Vancouver, with only 68 successful penetrations from the attacking third to the defensive third, plays the most long balls in any direction per passing chain (1.26), but they only have a 26.5% success rate with VLBs. Given they have equal success, such as it is, with getting key passes without long balls, their reliance on long balls is clearly is just not working well for them. The Red Bulls have very similar issues, but they generate a lot more passing chains from the defensive third, so this problem is not as pronounced. DC United is tied with Vancouver for the fewest key passes from passing chains started in the defensive third.
League-wide, teams are 10% more successful generating shots from a pass when the passing chain includes at least one vertical long ball. And while there are many teams who benefit much more from using vertical long balls, on a shot generation basis per passing chain (last two columns in the above table), there really isn’t a team which clearly benefits from not playing long balls.
No single team in MLS clearly generates more shots when starting from the defensive third and using shorter passes. Given this, playing consistently out of the back with only short passes and horizontal long balls seems to be a much less effective strategy in the league in 2018, although an over-reliance on long balls could also have an adverse effect as seen with Vancouver. Long ball accuracy will have a big impact on the overall effectiveness of the strategy.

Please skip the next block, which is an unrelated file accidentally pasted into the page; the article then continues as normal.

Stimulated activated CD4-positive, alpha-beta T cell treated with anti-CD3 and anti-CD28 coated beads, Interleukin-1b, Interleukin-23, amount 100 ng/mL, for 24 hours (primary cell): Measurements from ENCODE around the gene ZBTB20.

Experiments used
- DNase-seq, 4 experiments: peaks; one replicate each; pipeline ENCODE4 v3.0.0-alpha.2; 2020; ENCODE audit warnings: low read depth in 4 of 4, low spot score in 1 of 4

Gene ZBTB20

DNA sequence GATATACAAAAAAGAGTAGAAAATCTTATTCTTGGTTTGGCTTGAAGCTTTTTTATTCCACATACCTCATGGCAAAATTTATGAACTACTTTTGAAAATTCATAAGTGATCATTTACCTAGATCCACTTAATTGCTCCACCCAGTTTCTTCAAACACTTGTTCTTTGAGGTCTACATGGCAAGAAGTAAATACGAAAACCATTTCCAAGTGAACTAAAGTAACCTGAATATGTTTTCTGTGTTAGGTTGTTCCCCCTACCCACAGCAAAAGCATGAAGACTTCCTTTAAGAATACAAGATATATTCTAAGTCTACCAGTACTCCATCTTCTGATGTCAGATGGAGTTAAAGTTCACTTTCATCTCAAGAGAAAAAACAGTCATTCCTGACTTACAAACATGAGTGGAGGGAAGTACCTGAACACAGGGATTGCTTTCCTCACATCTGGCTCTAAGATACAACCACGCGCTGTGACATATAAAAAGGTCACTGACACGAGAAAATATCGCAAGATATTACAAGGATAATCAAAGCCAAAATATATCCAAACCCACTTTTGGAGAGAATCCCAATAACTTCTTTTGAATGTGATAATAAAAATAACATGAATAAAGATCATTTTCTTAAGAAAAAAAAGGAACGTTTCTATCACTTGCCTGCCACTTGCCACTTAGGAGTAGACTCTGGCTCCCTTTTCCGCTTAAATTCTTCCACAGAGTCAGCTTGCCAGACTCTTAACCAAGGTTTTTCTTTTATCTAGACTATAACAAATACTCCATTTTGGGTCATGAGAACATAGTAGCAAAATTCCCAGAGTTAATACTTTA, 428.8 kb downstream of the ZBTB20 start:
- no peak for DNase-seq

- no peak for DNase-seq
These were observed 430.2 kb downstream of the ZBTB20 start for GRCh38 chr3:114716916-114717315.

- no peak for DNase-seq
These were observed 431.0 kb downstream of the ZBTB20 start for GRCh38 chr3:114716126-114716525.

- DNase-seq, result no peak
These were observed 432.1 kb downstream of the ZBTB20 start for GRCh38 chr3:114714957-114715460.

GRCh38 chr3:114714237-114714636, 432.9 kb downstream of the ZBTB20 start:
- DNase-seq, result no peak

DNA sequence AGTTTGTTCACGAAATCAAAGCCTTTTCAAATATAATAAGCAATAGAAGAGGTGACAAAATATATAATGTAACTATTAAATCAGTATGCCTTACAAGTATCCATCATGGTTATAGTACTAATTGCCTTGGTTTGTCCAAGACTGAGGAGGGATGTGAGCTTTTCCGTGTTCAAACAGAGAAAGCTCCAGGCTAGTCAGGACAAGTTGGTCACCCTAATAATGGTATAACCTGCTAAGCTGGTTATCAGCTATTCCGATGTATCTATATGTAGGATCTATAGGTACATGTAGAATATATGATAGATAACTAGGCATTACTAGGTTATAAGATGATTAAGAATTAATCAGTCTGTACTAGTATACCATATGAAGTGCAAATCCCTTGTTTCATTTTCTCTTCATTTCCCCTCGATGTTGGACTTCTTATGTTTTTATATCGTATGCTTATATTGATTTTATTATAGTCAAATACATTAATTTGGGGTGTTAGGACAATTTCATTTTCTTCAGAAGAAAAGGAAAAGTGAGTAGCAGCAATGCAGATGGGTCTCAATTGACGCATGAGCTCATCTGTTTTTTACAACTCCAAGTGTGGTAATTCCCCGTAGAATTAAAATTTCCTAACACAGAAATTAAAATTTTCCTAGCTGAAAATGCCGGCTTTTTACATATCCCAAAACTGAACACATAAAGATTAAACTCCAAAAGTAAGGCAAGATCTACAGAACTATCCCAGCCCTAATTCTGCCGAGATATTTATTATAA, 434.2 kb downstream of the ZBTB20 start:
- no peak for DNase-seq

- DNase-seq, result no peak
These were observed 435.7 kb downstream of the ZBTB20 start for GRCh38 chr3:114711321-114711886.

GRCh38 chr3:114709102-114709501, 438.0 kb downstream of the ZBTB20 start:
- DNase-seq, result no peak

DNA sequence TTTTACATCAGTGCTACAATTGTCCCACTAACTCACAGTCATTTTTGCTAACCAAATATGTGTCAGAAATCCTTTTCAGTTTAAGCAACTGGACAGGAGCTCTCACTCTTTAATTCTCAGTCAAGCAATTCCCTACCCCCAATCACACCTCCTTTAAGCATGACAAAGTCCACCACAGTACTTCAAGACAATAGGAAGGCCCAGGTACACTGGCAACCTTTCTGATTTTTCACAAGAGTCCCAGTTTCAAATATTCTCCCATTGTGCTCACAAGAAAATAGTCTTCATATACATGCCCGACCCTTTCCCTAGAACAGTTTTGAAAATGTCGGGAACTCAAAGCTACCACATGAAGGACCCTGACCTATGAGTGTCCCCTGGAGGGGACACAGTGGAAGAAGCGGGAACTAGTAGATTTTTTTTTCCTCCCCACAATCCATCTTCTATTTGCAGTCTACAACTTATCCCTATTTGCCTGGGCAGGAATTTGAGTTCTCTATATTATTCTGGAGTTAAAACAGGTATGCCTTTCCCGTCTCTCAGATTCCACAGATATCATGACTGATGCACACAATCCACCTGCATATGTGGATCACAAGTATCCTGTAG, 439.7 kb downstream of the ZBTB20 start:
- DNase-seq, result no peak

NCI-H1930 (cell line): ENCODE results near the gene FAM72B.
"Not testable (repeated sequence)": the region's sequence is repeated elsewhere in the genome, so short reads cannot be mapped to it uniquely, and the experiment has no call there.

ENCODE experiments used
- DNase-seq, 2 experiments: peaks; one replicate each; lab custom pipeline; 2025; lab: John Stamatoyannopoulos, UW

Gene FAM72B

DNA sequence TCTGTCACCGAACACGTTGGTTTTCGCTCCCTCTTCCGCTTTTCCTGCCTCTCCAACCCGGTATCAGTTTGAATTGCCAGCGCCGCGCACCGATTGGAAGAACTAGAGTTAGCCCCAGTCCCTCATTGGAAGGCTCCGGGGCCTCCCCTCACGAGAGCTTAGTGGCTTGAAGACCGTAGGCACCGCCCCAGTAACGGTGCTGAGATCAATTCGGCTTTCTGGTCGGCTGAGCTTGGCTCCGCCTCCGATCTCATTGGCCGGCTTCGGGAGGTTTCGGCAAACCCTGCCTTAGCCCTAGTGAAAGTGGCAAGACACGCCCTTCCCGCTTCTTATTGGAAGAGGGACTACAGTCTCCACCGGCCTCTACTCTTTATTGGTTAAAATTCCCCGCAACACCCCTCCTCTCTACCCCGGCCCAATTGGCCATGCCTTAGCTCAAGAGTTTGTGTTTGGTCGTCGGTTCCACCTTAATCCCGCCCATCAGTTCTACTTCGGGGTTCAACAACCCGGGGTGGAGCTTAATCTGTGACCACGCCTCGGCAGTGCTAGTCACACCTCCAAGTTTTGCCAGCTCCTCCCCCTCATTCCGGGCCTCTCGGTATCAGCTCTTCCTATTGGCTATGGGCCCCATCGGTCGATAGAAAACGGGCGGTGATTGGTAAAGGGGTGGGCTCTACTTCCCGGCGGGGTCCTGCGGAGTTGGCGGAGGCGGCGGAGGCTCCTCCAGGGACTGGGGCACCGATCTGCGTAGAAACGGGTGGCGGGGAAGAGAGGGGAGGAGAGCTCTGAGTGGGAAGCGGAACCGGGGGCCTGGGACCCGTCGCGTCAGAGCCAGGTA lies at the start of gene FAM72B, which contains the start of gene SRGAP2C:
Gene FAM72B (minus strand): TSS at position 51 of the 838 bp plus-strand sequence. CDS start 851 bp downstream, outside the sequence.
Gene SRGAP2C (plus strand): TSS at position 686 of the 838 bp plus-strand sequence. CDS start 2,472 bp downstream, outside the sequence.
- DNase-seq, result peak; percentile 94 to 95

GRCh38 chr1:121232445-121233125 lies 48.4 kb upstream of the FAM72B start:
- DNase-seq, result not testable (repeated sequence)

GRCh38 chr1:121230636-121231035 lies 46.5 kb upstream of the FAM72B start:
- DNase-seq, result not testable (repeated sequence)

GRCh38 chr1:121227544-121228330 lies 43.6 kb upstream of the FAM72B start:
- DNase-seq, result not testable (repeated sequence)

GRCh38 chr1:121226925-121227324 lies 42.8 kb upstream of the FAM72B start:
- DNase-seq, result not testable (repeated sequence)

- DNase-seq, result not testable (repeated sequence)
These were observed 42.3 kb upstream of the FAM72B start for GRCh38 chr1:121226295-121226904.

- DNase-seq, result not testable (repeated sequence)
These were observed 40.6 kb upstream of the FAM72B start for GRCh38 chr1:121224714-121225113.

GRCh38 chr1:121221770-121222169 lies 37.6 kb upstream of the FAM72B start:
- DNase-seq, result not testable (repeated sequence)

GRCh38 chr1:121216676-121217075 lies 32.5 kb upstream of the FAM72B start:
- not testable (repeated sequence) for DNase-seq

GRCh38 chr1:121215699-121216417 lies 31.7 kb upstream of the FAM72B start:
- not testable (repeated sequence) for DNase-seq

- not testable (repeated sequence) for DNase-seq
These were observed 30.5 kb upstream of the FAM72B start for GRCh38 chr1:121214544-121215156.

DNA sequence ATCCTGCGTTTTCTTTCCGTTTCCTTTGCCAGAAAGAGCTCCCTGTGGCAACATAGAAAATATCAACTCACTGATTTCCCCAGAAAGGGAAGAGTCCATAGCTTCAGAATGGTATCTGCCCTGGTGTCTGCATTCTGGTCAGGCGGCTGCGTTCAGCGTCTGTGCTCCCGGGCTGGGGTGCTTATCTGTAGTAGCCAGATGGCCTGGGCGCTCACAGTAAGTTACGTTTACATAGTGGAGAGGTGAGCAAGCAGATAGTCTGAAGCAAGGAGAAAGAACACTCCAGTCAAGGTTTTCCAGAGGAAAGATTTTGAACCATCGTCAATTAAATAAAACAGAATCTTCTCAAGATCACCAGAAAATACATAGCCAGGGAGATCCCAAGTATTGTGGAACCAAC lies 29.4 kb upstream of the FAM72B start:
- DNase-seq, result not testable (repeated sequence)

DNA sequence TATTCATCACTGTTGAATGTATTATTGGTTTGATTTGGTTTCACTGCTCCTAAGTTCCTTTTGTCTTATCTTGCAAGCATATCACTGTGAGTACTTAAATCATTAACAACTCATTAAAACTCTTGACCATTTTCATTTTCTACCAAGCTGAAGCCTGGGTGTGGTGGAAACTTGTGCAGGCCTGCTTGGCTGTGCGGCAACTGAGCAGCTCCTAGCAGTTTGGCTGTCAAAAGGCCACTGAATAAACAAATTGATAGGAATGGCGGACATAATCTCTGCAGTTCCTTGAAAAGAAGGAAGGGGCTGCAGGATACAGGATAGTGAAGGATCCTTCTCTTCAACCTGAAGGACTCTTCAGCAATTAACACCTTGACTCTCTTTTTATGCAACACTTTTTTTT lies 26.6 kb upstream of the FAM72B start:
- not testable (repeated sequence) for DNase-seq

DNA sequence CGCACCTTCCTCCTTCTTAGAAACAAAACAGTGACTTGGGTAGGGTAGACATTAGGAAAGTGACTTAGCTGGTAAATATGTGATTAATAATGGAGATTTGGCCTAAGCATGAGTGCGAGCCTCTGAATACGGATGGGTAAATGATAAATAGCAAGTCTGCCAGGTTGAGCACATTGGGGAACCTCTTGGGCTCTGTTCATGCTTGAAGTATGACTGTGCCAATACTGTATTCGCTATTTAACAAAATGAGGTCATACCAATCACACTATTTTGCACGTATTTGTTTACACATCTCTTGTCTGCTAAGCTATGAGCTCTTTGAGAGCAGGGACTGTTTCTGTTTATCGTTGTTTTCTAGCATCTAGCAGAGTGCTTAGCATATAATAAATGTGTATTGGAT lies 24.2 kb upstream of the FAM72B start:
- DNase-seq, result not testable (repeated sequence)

While not advocating teams stop passing their way of out of the back, there may be an over-emphasis on short passing and eschewing vertical long balls as the way to play. And after looking at this data, perhaps the thousands of hours the average USSDA MLS Academy (i.e., potential homegrown) player is practicing building out of the back isn’t all it’s cracked up to be and a more balanced approach should be implemented. More time could be spent on learning to hit accurate longer balls, and potentially more focus by coaches at both the youth and professional levels should be put on better space management rather than just playing quicker. Based on the data, it seems a team who can both hit the long ball accurately and manage space extremely well would be a major force to be reckoned with in this league – at least until the next seismic skill and tactical shift happens in MLS.